Project Name: Penobscot River Restoration NEPA Process
Summary: NEPA EA and watershed-scale assessment of river restoration
Client: The Nature Conservancy / NOAA
Project Location: Central Maine
Project Size: 8,570 Square Miles
- NEPA EA for Dam Decommissioning
- Impact Analysis
- Alternatives Analysis
- Agency Consultation
- Fish Population Assessment
- Fisheries Baseline Study
- Aquatic Habitat Assessment
Project Timeframe: 2007 - Present
Relationship with Client: Since 2007
Like most large New England rivers, during the 19th and early 20th centuries the Penobscot experienced significant losses to native fisheries including large, self-sustaining populations such as Atlantic salmon, alewife, American shad, sturgeon, striped bass, American eel, and other species. As a landmark project supporting efforts to fully restore the native fish fauna, the Penobscot River Restoration Trust initiated the NEPA process for the removal of two large dams and fish passage for a third. This ambitious project will significantly change habitat connectivity and increase fluvial habitat available for migration, rearing, and spawning. Anticipated large-scale ecological responses include restoration of riverine fish communities, in-stream habitat, and functional floodplains and wetlands. To date, few river restoration and dam removal efforts of this enormous scale have been permitted, implemented, and monitored.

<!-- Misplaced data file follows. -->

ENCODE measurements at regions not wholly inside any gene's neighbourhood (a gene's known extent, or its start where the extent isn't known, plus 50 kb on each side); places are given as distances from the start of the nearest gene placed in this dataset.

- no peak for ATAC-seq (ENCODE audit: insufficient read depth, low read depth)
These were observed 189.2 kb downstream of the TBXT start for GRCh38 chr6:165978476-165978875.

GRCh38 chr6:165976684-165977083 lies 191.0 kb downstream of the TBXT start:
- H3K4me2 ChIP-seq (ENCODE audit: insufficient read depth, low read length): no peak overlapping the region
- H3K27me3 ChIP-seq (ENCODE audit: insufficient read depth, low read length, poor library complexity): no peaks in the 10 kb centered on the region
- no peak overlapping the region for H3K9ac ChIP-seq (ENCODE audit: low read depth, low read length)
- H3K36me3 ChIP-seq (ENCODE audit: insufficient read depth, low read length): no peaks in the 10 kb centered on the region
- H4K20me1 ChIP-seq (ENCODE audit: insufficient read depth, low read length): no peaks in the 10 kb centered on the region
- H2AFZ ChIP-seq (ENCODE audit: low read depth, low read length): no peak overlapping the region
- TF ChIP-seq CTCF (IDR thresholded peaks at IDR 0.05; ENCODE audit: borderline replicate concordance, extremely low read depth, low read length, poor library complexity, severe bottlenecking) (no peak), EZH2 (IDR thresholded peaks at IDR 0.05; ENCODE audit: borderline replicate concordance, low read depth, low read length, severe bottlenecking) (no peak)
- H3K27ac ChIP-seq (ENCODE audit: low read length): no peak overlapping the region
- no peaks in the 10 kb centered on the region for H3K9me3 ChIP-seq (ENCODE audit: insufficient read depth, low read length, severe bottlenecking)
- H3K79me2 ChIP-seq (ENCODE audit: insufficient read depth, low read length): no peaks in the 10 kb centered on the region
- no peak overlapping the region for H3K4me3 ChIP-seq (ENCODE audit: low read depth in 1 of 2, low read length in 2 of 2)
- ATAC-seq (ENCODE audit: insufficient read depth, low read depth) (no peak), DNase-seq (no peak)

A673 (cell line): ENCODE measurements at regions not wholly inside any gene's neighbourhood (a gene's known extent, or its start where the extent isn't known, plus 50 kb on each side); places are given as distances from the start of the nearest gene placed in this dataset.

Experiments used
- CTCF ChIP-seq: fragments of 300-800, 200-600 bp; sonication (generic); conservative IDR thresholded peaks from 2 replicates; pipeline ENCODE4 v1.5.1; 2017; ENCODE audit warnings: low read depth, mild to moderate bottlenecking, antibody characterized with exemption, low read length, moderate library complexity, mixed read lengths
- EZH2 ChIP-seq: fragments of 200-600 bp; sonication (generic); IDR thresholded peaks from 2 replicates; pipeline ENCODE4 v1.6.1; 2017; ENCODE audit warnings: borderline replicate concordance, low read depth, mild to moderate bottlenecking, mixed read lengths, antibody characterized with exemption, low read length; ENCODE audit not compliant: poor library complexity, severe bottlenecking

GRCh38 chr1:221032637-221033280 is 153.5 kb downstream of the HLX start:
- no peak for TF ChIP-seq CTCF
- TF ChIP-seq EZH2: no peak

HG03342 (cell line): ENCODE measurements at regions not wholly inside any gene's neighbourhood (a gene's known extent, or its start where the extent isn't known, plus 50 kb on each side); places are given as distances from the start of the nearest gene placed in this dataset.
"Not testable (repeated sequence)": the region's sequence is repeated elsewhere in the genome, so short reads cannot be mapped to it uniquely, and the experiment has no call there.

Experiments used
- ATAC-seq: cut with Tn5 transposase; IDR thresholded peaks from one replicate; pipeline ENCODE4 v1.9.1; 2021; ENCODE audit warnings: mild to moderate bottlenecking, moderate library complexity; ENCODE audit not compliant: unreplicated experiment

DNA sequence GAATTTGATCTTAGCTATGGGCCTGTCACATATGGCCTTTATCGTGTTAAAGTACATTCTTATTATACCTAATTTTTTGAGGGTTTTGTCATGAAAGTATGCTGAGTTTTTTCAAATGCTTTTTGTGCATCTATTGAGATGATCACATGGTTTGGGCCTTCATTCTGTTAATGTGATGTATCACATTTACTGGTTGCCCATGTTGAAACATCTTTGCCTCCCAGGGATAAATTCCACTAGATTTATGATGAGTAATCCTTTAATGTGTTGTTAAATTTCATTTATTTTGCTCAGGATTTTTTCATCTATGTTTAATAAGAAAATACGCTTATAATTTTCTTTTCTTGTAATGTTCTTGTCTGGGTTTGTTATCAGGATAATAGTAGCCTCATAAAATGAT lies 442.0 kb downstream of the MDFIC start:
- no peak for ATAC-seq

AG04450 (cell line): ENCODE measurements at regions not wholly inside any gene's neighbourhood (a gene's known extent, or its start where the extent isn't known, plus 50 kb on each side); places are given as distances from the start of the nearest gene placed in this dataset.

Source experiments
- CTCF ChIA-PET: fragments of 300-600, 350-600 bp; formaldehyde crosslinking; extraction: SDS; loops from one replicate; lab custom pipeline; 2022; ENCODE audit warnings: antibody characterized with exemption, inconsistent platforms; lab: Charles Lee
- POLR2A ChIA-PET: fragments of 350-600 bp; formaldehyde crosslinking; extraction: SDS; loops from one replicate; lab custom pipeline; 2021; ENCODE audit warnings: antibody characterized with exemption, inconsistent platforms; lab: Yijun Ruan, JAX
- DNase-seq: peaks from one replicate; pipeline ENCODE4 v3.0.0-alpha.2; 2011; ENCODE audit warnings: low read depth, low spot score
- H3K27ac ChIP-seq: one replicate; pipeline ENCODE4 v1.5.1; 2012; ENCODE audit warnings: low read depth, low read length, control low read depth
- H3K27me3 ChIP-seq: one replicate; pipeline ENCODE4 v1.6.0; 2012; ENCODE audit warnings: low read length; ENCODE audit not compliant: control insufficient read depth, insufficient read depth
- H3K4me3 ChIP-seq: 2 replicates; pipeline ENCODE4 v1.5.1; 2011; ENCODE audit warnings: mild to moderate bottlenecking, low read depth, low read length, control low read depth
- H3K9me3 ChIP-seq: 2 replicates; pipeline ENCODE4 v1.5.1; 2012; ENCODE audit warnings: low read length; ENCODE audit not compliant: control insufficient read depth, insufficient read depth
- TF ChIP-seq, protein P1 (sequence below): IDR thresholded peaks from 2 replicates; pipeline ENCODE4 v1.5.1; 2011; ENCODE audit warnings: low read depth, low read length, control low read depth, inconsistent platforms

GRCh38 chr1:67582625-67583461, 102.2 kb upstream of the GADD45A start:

Kleinschmidt completed the NEPA EA for this large-scale river restoration project. Kleinschmidt also completed supporting ecological studies. Beginnning in 2008, Kleinschmidt collected data through the implementation of an electrofishing survey to quantitatively document the pre-restoration fish community composition at 18 reference locations throughout affected areas of the watershed. The survey methodology included assessments during both the spring and fall to spatially evaluate seasonal cycles in fish populations. Kleinschmidt collaborated with state and federal agencies, University of Maine, Penobscot Indian Nation, Midwest Biodiversity Institute, and several conservation NGO's to develop and execute the alternatives and impact analyses as well as related field work and studies.
This NEPA document and related studies provided the foundation for a large-scale river restoration success.